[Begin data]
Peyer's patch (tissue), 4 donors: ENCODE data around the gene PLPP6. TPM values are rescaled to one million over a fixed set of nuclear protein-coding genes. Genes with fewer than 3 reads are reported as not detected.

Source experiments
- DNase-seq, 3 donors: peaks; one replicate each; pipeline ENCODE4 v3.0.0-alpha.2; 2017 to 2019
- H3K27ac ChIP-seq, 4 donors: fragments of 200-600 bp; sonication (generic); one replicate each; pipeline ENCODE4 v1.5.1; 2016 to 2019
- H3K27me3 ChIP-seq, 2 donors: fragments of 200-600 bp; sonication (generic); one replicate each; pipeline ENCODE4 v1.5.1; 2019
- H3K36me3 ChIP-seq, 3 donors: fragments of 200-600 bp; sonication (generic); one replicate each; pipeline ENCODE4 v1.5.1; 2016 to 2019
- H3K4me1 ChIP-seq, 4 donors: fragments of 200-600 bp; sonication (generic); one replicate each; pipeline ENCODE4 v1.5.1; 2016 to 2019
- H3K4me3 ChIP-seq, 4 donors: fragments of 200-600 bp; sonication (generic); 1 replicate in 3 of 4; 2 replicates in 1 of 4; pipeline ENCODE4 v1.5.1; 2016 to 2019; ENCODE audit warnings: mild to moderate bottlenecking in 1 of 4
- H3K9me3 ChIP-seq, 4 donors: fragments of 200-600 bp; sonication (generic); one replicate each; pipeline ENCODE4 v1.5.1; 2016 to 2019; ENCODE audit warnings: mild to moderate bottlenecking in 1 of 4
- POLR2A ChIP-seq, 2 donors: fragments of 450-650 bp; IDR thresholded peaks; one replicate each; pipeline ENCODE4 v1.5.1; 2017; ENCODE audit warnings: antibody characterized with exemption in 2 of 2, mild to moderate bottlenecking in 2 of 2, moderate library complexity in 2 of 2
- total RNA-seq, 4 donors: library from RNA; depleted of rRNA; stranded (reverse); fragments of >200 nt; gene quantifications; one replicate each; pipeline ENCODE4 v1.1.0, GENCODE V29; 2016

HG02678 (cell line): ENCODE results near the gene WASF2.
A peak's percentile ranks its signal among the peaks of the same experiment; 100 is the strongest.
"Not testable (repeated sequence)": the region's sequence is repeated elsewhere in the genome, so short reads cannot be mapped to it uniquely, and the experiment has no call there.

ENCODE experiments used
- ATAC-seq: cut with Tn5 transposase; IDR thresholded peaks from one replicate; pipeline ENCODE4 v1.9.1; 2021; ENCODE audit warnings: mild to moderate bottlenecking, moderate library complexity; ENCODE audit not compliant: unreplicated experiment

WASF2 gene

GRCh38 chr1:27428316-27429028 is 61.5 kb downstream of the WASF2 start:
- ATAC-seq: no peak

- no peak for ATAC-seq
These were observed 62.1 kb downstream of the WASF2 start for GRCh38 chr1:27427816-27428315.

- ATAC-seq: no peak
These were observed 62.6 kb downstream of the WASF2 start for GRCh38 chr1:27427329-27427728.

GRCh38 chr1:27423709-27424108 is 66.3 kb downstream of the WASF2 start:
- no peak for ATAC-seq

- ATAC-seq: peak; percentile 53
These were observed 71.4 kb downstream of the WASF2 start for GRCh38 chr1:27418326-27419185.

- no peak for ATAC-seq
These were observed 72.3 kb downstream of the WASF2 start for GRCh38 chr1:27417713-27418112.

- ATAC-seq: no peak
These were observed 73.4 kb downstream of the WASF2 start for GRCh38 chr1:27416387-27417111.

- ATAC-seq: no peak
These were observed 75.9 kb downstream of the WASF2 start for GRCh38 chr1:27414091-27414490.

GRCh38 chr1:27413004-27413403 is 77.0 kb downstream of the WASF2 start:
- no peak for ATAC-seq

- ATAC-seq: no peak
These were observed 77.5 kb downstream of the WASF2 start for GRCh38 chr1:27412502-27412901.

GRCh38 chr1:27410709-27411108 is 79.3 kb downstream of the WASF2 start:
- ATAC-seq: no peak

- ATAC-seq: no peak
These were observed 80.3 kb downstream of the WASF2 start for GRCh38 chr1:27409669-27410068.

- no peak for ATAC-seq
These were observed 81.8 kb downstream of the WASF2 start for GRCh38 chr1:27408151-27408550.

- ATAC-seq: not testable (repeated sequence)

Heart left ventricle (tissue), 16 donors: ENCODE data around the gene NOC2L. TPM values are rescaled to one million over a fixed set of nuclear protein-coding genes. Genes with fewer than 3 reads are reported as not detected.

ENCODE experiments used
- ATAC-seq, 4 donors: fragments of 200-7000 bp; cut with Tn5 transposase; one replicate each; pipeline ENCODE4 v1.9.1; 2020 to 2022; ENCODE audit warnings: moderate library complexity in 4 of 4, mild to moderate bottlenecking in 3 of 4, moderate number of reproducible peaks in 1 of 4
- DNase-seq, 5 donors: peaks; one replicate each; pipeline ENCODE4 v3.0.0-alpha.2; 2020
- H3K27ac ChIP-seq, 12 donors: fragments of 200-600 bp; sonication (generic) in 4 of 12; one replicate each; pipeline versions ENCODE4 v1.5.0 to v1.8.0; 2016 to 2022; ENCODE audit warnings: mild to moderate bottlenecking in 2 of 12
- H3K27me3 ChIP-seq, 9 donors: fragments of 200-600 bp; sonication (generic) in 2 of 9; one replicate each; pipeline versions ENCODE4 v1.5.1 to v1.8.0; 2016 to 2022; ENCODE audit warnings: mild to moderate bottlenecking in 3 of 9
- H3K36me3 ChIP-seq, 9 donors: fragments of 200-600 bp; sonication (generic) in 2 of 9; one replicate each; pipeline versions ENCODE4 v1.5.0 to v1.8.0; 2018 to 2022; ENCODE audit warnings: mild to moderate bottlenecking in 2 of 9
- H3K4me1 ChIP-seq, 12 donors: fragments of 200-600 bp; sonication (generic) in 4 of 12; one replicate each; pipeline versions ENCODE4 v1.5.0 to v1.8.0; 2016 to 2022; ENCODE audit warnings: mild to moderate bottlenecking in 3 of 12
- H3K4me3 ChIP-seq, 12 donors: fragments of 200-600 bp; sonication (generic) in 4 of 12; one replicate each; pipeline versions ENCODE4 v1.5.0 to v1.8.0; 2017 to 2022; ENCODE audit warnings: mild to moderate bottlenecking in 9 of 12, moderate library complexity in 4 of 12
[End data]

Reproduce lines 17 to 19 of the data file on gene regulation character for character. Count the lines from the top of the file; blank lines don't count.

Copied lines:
WASF2 gene

GRCh38 chr1:27428316-27429028 is 61.5 kb downstream of the WASF2 start:
- ATAC-seq: no peak